Cain argues that beginning at the start of the 20th century, the long-valued character strengths of commitment, reliability, determination, and long-term goal setting began to give way to a “new” model of the ideal American: loud, outgoing, talkative, aggressive, comfortable with strangers or crowds, and quick to make choices. In other words: an extrovert. These skills allowed Americans living during the enormous changes of the Industrial revolution — including the rise of corporations, mass immigration to cities, decrease in work in single pursuits (farming, shop-keeping) in favor of working for large businesses — and workers who exemplified these new ideals were better suited to succeed in 20th century versions of education, business, and social life.

The worship of extroversion, and the demonization of introversion, soon had transformed education, advertising, religion, and psychology and even pediatrics. Quiet, reflective, people (especially children) who took time to make decisions, preferred to single-task, and needed quiet time away from others were seen as lacking and needed to be forced to change. As the century unfolded, American culture began to more and more reward extroverts and demand that introvert learn to “fake” skills of extroversion or accept lesser social and professional success. As of result, more than one hundred years later, the skills associated with extroversion have become the skills that represent “universal success.” It is has become widely accepted that louder, more outgoing, more assertive people are the ideal workers and partners.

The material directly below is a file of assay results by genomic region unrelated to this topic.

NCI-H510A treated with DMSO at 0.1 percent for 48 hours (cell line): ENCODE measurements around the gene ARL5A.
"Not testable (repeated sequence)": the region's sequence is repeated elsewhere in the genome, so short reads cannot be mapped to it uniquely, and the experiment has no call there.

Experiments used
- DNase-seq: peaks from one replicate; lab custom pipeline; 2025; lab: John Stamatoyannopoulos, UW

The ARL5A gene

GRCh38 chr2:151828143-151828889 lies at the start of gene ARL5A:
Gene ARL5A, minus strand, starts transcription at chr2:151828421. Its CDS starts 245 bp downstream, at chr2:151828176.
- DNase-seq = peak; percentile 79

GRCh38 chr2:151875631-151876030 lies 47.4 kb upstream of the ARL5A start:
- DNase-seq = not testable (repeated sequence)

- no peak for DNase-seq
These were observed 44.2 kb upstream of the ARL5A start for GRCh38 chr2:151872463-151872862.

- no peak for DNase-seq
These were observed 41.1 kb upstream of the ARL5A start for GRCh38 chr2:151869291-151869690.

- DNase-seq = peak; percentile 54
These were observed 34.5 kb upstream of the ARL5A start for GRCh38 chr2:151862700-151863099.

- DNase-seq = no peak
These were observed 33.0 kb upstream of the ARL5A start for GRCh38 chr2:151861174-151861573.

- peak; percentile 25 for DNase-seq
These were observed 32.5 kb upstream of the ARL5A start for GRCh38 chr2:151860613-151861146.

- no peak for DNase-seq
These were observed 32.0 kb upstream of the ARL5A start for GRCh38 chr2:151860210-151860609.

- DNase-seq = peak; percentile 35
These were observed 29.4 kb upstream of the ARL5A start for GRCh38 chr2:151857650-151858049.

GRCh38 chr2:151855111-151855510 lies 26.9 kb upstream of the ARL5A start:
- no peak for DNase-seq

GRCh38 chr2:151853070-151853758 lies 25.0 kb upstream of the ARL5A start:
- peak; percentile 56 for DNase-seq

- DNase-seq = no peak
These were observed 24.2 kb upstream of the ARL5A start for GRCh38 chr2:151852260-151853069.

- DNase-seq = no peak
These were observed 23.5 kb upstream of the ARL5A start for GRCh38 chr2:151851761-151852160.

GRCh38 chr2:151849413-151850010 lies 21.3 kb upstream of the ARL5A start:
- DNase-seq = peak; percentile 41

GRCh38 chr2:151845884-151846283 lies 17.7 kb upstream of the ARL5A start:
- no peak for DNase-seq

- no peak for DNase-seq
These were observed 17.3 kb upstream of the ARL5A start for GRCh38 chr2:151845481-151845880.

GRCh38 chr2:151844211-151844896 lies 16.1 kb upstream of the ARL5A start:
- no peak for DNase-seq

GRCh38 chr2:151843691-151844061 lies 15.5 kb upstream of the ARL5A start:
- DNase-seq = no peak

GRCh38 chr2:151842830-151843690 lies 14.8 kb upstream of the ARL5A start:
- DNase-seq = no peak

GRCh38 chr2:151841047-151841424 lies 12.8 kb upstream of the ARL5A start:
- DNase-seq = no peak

Cain’s book seeks to transform that idea. She offers evidence that introverts, with their more subtle skills — long-range planning, aversion to risk, contemplative problem solving, and comfort with delayed gratification — can, if allowed to flourish, transform businesses, classrooms, research labs, and even personal relationships. Offering examples of well-known but successful introverts — Rosa Parks, Bill Gates, Albert Einstein — and presenting fascinating new research from social science, psychiatry, and neurobiology; Cain presents an alternative way of viewing the traits of introversion; she offers examples of ways that introverts are a valuable resource in all areas of life; and she even offers concrete ways that introverts can set up their environment for success…and ways that the world can better accommodate introverts.

You can find Susan Cain’s wildly popular TED talk about her research into Introverts here: https://www.ted.com/talks/susan_cain_the_power_of_introverts

You can hear the author interviewed on the March 8, 2017 episode of Happier here: http://gretchenrubin.com/happiness_project/2017/03/podcast-107-happier-susan-cain/


Big Magic by Elizabeth Gilbert (2015)

What is Creativity? It is the relationship between a human being and the mysteries of inspiration.

This latest work of nonfiction from Elizabeth Gilbert is less of a book and more of a manifesto, a call to arms, an urgent plea that we all make room in our lives for our creative spirits to thrive. Gilbert, of course, is famous for her book Eat, Pray, Love which seems to be equally loved and hated by audiences. I fall in with the readers who loved the book, her writing style, and the things she had to say — quite eloquently, I thought — about living life.

This new book is not a memoir, nor is it a self-help book, but rather is comes to us more as a motivational tome: you can do it, Gilbert is cheering, I believe that you have something magical inside you waiting to break through! In the introductions she writes, “the universe buries strange jewels deep within in us all to see if we can find them. The hunt to uncover those jewels — that is creative living. And the often surprising results of that hunt — that is what I call Big Magic.”